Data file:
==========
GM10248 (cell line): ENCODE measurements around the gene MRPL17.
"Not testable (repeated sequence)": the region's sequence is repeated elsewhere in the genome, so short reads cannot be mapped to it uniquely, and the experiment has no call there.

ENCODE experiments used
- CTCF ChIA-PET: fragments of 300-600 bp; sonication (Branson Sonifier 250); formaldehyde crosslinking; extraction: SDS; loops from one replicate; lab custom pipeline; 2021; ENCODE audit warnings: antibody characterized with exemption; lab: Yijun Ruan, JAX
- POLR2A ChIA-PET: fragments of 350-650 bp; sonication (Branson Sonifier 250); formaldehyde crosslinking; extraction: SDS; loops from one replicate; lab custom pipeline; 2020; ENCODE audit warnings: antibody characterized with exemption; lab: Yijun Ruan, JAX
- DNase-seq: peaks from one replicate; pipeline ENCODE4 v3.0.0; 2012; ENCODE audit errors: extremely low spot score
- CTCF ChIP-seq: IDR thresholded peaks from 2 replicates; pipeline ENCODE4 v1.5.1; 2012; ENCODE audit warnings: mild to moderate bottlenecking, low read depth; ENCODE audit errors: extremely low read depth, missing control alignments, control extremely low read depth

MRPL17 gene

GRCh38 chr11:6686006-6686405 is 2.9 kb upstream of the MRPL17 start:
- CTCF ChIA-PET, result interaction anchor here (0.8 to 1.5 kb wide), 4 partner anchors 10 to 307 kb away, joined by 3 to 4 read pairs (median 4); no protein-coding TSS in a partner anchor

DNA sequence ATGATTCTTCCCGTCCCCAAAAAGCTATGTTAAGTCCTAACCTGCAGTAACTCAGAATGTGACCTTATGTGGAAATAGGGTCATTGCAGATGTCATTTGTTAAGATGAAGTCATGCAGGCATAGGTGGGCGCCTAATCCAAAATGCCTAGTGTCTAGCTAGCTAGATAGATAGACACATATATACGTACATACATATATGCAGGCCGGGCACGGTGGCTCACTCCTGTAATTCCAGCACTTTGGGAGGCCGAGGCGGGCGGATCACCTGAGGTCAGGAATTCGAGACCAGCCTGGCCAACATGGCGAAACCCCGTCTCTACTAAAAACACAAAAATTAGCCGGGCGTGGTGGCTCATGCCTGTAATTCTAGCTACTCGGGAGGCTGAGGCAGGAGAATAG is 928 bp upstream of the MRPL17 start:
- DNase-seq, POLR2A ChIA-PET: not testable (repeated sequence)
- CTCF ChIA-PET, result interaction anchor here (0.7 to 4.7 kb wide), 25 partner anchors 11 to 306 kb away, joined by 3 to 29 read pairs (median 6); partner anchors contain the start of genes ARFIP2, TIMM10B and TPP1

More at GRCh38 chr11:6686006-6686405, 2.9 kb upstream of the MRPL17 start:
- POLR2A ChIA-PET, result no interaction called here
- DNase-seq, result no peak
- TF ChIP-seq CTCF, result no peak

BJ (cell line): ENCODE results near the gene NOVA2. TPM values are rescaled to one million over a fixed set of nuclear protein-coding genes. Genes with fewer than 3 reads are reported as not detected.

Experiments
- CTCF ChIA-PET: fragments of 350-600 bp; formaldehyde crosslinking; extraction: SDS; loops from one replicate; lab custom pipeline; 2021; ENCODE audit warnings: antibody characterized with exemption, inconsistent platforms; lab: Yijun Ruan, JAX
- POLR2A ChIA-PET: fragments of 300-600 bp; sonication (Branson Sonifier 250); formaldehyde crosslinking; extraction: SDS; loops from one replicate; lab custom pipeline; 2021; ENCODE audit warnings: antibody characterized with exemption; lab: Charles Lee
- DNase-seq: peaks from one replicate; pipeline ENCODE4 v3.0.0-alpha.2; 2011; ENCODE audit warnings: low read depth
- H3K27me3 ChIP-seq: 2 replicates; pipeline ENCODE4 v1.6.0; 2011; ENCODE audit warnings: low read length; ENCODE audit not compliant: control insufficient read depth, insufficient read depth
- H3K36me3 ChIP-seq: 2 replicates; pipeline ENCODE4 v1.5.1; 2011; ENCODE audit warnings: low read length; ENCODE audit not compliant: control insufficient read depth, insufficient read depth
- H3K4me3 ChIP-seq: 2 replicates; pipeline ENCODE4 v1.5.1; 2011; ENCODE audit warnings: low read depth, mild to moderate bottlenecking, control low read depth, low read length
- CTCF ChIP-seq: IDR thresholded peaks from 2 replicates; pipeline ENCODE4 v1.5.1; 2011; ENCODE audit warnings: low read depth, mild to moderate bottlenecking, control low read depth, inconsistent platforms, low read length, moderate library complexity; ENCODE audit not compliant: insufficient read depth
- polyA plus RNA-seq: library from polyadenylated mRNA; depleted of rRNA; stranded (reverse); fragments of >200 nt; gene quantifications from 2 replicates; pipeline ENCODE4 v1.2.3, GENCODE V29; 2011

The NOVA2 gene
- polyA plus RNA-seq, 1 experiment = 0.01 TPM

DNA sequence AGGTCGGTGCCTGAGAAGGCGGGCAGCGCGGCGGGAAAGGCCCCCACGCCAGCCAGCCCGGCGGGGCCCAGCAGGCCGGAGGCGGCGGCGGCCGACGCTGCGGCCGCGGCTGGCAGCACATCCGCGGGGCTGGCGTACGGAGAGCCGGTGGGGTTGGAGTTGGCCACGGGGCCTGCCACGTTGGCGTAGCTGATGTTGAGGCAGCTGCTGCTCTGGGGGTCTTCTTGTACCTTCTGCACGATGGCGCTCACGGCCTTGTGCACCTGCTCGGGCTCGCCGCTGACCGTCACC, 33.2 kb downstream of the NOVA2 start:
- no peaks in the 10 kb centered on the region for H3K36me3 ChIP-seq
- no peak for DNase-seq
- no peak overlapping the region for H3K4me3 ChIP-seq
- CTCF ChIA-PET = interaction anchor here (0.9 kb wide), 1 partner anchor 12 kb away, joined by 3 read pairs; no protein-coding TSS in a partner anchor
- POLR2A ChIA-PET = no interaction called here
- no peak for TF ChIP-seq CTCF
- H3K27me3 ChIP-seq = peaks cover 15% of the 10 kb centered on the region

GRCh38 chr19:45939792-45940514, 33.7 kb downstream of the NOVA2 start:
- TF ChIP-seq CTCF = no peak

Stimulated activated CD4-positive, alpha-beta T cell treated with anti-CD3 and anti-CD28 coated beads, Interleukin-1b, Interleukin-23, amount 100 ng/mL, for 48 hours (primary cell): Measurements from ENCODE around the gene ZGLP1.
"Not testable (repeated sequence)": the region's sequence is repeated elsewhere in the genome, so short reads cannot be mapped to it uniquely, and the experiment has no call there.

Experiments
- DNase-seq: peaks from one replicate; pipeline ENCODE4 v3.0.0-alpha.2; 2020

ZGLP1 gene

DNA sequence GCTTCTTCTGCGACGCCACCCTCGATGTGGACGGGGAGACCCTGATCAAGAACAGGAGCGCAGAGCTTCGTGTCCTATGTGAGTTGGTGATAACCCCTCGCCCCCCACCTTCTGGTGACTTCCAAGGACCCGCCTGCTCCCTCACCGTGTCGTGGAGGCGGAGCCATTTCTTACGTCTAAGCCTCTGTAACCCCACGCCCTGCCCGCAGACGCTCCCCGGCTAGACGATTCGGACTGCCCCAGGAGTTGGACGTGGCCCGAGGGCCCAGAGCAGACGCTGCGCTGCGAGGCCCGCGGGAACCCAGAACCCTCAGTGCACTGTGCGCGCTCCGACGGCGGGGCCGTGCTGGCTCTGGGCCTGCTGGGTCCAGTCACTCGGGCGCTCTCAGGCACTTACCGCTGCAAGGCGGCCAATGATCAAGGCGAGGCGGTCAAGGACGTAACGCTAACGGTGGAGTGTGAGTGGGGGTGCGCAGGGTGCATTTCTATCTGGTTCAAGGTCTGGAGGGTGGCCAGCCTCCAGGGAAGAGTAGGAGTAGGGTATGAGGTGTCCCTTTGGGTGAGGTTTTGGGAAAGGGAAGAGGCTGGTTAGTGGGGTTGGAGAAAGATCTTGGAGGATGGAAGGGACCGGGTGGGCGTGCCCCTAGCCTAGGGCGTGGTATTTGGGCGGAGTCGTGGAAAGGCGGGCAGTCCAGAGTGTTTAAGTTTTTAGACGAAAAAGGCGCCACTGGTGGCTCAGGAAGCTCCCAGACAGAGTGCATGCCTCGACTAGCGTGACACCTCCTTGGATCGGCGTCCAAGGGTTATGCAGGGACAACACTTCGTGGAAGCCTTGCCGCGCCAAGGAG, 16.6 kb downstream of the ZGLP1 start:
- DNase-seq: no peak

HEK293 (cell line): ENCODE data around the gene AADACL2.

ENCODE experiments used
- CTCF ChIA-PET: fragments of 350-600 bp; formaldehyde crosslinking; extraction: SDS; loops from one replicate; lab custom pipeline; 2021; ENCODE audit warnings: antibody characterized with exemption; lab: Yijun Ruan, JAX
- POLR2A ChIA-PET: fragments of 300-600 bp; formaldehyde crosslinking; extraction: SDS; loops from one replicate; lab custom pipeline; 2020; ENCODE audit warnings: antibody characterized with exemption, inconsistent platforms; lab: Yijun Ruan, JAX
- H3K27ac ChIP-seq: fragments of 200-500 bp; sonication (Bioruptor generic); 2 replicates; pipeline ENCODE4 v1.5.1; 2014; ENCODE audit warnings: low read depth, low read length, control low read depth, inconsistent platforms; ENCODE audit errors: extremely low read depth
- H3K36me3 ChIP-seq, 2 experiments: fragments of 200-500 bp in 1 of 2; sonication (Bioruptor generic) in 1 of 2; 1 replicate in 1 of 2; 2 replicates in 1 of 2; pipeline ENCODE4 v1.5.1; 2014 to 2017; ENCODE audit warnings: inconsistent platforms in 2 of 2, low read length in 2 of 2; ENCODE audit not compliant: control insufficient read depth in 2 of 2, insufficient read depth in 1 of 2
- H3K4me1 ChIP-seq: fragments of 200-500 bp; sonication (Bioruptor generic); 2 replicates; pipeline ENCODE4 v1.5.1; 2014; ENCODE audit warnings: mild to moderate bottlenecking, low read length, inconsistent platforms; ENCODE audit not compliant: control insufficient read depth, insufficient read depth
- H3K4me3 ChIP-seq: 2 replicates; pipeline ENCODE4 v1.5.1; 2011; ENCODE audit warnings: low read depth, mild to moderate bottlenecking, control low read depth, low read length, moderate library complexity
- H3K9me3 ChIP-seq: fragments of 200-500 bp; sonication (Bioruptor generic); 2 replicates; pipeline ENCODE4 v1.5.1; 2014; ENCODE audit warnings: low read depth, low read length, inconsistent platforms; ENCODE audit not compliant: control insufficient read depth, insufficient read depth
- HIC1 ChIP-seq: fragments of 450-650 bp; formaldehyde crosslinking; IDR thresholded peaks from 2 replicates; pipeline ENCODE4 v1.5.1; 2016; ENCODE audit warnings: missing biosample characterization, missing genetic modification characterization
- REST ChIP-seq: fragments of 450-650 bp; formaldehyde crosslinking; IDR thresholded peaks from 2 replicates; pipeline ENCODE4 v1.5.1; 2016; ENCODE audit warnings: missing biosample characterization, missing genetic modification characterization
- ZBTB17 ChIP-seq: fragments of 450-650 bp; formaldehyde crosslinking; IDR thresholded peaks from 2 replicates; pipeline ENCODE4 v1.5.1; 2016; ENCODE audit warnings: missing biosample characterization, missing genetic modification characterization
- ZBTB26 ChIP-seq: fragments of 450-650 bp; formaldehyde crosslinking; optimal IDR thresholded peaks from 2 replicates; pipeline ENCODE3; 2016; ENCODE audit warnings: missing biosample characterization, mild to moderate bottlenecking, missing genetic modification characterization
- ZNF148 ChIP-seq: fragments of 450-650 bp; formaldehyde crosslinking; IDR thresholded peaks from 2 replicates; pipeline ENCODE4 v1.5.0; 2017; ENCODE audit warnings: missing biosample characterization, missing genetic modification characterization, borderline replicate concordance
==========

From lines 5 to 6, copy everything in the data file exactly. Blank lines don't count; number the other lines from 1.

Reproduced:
- POLR2A ChIA-PET: fragments of 350-650 bp; sonication (Branson Sonifier 250); formaldehyde crosslinking; extraction: SDS; loops from one replicate; lab custom pipeline; 2020; ENCODE audit warnings: antibody characterized with exemption; lab: Yijun Ruan, JAX
- DNase-seq: peaks from one replicate; pipeline ENCODE4 v3.0.0; 2012; ENCODE audit errors: extremely low spot score